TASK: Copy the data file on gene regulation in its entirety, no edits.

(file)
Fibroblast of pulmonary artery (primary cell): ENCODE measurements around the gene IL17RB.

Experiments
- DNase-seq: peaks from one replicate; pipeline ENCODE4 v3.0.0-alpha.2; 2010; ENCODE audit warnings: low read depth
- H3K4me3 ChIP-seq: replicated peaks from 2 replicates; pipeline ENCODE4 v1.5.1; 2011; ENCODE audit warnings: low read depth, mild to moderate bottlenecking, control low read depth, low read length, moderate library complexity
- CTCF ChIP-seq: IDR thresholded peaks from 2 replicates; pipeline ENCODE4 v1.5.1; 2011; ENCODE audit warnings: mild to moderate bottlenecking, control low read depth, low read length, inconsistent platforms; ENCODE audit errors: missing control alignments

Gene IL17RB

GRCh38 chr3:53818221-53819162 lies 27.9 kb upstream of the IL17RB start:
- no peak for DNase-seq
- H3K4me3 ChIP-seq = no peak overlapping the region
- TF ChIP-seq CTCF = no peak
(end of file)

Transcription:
Fibroblast of pulmonary artery (primary cell): ENCODE measurements around the gene IL17RB.

Experiments
- DNase-seq: peaks from one replicate; pipeline ENCODE4 v3.0.0-alpha.2; 2010; ENCODE audit warnings: low read depth
- H3K4me3 ChIP-seq: replicated peaks from 2 replicates; pipeline ENCODE4 v1.5.1; 2011; ENCODE audit warnings: low read depth, mild to moderate bottlenecking, control low read depth, low read length, moderate library complexity
- CTCF ChIP-seq: IDR thresholded peaks from 2 replicates; pipeline ENCODE4 v1.5.1; 2011; ENCODE audit warnings: mild to moderate bottlenecking, control low read depth, low read length, inconsistent platforms; ENCODE audit errors: missing control alignments

Gene IL17RB

GRCh38 chr3:53818221-53819162 lies 27.9 kb upstream of the IL17RB start:
- no peak for DNase-seq
- H3K4me3 ChIP-seq = no peak overlapping the region
- TF ChIP-seq CTCF = no peak